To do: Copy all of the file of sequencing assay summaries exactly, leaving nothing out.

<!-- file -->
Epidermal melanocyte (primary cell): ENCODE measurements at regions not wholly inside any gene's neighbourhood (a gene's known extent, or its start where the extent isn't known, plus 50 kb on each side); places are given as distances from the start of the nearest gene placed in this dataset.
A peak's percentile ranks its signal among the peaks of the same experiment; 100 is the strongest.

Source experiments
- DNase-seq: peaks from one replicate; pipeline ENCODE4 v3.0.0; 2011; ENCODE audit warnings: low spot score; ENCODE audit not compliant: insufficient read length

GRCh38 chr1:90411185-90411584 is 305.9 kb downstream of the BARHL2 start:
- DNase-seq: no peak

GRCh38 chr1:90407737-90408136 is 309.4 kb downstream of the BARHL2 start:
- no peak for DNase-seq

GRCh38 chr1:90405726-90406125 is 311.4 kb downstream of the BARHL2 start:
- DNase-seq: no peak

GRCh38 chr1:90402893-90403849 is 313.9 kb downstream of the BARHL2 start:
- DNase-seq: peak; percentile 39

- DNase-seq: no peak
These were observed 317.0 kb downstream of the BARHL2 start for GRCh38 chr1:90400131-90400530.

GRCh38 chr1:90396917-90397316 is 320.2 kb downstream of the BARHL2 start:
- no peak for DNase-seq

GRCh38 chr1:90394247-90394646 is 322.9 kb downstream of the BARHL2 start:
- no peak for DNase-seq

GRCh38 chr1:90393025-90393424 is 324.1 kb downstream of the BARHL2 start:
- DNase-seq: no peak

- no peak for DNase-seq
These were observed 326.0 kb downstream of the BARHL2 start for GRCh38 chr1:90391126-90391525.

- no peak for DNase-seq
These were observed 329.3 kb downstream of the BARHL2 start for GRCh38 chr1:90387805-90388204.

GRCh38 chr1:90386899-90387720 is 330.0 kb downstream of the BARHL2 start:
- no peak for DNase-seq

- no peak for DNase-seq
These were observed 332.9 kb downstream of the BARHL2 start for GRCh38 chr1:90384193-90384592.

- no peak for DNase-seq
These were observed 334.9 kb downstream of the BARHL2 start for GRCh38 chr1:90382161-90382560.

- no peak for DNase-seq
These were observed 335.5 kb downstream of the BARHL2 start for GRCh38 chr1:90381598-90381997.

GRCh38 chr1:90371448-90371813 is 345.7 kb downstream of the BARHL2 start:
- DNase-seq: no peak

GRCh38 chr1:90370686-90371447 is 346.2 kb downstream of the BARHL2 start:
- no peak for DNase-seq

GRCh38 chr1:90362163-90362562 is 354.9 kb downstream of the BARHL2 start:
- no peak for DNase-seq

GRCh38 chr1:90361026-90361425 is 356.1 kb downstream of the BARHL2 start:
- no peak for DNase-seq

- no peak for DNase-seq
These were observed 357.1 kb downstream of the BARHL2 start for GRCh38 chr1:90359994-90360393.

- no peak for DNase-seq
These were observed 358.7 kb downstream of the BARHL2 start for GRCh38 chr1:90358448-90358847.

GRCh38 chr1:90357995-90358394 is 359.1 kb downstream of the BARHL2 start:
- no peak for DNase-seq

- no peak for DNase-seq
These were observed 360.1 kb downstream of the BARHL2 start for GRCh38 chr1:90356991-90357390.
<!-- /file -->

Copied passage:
Epidermal melanocyte (primary cell): ENCODE measurements at regions not wholly inside any gene's neighbourhood (a gene's known extent, or its start where the extent isn't known, plus 50 kb on each side); places are given as distances from the start of the nearest gene placed in this dataset.
A peak's percentile ranks its signal among the peaks of the same experiment; 100 is the strongest.

Source experiments
- DNase-seq: peaks from one replicate; pipeline ENCODE4 v3.0.0; 2011; ENCODE audit warnings: low spot score; ENCODE audit not compliant: insufficient read length

GRCh38 chr1:90411185-90411584 is 305.9 kb downstream of the BARHL2 start:
- DNase-seq: no peak

GRCh38 chr1:90407737-90408136 is 309.4 kb downstream of the BARHL2 start:
- no peak for DNase-seq

GRCh38 chr1:90405726-90406125 is 311.4 kb downstream of the BARHL2 start:
- DNase-seq: no peak

GRCh38 chr1:90402893-90403849 is 313.9 kb downstream of the BARHL2 start:
- DNase-seq: peak; percentile 39

- DNase-seq: no peak
These were observed 317.0 kb downstream of the BARHL2 start for GRCh38 chr1:90400131-90400530.

GRCh38 chr1:90396917-90397316 is 320.2 kb downstream of the BARHL2 start:
- no peak for DNase-seq

GRCh38 chr1:90394247-90394646 is 322.9 kb downstream of the BARHL2 start:
- no peak for DNase-seq

GRCh38 chr1:90393025-90393424 is 324.1 kb downstream of the BARHL2 start:
- DNase-seq: no peak

- no peak for DNase-seq
These were observed 326.0 kb downstream of the BARHL2 start for GRCh38 chr1:90391126-90391525.

- no peak for DNase-seq
These were observed 329.3 kb downstream of the BARHL2 start for GRCh38 chr1:90387805-90388204.

GRCh38 chr1:90386899-90387720 is 330.0 kb downstream of the BARHL2 start:
- no peak for DNase-seq

- no peak for DNase-seq
These were observed 332.9 kb downstream of the BARHL2 start for GRCh38 chr1:90384193-90384592.

- no peak for DNase-seq
These were observed 334.9 kb downstream of the BARHL2 start for GRCh38 chr1:90382161-90382560.

- no peak for DNase-seq
These were observed 335.5 kb downstream of the BARHL2 start for GRCh38 chr1:90381598-90381997.

GRCh38 chr1:90371448-90371813 is 345.7 kb downstream of the BARHL2 start:
- DNase-seq: no peak

GRCh38 chr1:90370686-90371447 is 346.2 kb downstream of the BARHL2 start:
- no peak for DNase-seq

GRCh38 chr1:90362163-90362562 is 354.9 kb downstream of the BARHL2 start:
- no peak for DNase-seq

GRCh38 chr1:90361026-90361425 is 356.1 kb downstream of the BARHL2 start:
- no peak for DNase-seq

- no peak for DNase-seq
These were observed 357.1 kb downstream of the BARHL2 start for GRCh38 chr1:90359994-90360393.

- no peak for DNase-seq
These were observed 358.7 kb downstream of the BARHL2 start for GRCh38 chr1:90358448-90358847.

GRCh38 chr1:90357995-90358394 is 359.1 kb downstream of the BARHL2 start:
- no peak for DNase-seq

- no peak for DNase-seq
These were observed 360.1 kb downstream of the BARHL2 start for GRCh38 chr1:90356991-90357390.